I first heard about Cricket Revolution in February 09, when I met Babar Ahmed of Mindstorm Studios at the Startup Insiders session at LUMS, organised by P@SHA.
The first question that popped in my mind at the time, perhaps a bit unfair, was: “Will this be better than the current crop of cricket games in the market?”
Having played the game over the last weekend, the answer is yes and no. Let me explain.
Practice, Temperament, and Timing
The first thing that hits you when you start Cricket Revolution is how successfully the creators have created a game worth playing with your friends. The gameplay is excellent, not as an end to itself but to server a greater purpose – making online gaming that much more rewarding.
Learning how to bat and bowl effectively requires good practice, a certain temperament and really good timing. The game has an enjoyable learning curve but as opposed to other simulation games (International Cricket Captain or Brian Lara) there is little value in playing the game by yourself unless you’re practicing your skills. The lack of licensed players, test matches and ‘campaigns’ for national teams is so glaring that it’s obviously deliberate – the game developers wanted a viral cricket game that could be played between friends, not a mainstream simulation game.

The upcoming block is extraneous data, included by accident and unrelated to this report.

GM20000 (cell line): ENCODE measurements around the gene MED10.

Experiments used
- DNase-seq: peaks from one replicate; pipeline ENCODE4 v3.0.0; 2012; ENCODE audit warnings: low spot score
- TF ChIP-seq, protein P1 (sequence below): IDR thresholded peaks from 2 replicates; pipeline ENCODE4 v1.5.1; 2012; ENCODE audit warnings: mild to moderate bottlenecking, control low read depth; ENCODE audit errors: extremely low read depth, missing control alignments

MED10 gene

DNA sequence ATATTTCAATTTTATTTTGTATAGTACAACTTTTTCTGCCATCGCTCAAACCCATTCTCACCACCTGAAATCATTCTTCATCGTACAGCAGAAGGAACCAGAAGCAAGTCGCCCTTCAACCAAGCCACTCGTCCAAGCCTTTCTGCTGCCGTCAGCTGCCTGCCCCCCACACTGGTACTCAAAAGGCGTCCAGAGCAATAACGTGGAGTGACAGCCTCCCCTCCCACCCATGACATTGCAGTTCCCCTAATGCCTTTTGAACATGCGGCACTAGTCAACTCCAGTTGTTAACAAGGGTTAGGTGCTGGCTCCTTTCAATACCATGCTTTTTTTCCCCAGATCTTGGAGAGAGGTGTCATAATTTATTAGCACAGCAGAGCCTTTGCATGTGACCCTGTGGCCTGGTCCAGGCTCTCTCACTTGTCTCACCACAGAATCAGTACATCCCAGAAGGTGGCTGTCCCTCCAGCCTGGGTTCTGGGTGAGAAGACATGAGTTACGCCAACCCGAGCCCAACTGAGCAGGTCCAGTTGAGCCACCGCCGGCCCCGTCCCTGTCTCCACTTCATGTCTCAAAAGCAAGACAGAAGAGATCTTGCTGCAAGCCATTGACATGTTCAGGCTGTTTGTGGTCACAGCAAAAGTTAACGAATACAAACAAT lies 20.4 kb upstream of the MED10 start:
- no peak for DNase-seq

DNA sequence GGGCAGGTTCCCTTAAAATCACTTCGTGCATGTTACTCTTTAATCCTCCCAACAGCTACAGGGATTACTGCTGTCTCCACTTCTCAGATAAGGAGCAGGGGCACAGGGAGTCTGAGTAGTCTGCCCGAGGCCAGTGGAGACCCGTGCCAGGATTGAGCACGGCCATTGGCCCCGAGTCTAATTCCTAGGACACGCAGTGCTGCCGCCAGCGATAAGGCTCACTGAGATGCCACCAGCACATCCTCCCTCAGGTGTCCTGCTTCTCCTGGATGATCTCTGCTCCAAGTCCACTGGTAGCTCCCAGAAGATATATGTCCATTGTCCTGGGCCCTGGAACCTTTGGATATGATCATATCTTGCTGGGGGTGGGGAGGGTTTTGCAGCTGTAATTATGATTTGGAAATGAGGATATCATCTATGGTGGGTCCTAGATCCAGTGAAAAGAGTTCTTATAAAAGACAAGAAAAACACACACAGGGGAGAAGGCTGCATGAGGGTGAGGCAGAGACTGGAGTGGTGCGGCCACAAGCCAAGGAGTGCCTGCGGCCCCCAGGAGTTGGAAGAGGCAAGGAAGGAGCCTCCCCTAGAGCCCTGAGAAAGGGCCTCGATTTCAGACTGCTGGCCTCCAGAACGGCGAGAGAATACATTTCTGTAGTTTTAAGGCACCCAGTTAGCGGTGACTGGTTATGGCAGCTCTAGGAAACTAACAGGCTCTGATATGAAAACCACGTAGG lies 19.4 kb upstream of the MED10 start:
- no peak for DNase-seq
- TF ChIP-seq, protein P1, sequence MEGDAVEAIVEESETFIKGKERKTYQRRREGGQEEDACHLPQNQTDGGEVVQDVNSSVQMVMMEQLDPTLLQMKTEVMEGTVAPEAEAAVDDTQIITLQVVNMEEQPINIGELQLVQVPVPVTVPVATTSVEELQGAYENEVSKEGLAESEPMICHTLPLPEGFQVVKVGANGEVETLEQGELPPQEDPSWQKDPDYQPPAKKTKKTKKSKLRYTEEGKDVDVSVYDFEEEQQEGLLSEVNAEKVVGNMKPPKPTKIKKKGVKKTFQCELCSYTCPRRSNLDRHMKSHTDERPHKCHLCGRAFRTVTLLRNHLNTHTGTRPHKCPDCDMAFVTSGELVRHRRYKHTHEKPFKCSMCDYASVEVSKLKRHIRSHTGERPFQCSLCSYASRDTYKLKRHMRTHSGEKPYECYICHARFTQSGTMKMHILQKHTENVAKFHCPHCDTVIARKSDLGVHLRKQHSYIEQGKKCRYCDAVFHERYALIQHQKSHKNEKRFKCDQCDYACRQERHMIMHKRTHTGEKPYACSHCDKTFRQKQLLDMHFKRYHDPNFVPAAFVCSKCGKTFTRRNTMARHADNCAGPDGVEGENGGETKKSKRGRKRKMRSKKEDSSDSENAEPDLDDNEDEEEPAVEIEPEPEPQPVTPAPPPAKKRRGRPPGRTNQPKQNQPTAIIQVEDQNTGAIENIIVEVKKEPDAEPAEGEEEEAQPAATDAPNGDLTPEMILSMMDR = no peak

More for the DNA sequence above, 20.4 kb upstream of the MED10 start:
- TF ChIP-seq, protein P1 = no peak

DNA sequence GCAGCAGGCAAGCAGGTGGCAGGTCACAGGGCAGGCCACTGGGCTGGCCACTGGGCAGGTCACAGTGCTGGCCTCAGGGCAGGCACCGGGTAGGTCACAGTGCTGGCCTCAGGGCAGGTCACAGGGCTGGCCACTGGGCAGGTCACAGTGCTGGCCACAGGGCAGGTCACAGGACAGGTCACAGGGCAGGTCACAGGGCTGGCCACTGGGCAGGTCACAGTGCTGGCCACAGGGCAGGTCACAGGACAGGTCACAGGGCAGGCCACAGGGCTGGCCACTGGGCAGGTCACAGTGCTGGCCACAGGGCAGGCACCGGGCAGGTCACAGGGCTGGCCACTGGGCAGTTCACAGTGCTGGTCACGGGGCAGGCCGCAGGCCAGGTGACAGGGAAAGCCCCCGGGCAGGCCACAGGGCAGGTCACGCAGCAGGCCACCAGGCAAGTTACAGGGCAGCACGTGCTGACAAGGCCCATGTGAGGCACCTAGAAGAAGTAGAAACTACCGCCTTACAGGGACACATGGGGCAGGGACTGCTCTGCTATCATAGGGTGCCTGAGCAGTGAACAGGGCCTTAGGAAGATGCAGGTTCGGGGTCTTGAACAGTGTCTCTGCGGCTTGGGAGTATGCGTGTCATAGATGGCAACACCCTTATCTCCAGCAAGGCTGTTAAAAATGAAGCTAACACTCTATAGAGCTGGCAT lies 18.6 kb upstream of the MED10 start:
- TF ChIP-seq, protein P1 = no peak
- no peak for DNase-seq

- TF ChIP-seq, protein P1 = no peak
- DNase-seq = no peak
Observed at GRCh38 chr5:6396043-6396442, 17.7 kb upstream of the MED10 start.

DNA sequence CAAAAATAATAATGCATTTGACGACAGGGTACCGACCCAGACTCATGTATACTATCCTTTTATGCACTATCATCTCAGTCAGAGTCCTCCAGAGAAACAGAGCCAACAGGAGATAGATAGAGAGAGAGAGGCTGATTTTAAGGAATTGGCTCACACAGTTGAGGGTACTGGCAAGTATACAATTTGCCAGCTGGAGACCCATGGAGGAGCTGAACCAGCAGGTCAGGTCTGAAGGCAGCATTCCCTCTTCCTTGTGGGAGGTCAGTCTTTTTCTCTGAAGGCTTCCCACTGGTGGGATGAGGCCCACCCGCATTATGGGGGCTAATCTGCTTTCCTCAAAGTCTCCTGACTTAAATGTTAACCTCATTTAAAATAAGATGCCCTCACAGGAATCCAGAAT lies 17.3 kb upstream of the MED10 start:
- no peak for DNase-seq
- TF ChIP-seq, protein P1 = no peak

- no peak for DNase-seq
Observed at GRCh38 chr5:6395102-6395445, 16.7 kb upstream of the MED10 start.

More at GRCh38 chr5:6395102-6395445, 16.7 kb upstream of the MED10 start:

It’s a game that requires you to think on every ball – what shot to play, how to play it, how to work the field, where to bowl, how to set up your opponent by bowling a series of deliveries…there is a lot going on in there, and the real-world parallels are unmissable.
The game requires a bit more polish in certain – and as I told Babar back in February, they need a better marketing team – but overall it’s a fun game to play and keeping in mind that this was completely developed in Pakistan, a significant achievement that should be celebrated.
Each game has room for improvement, and Cricket Revolution is no different. Keeping in mind that this is game focused on online play, here are a few tips to spice things up:
1. Player fatigue – would like to see how the game simulates this. Having only played 10 and 20 over matches so far, I haven’t seen this become an issue.
2. Test matches – because it keeps people playing the game longer.
3. Scenarios – playable online as well as offline.
4. Better marketing – It’s a seriously good game that should get as much exposure as possible.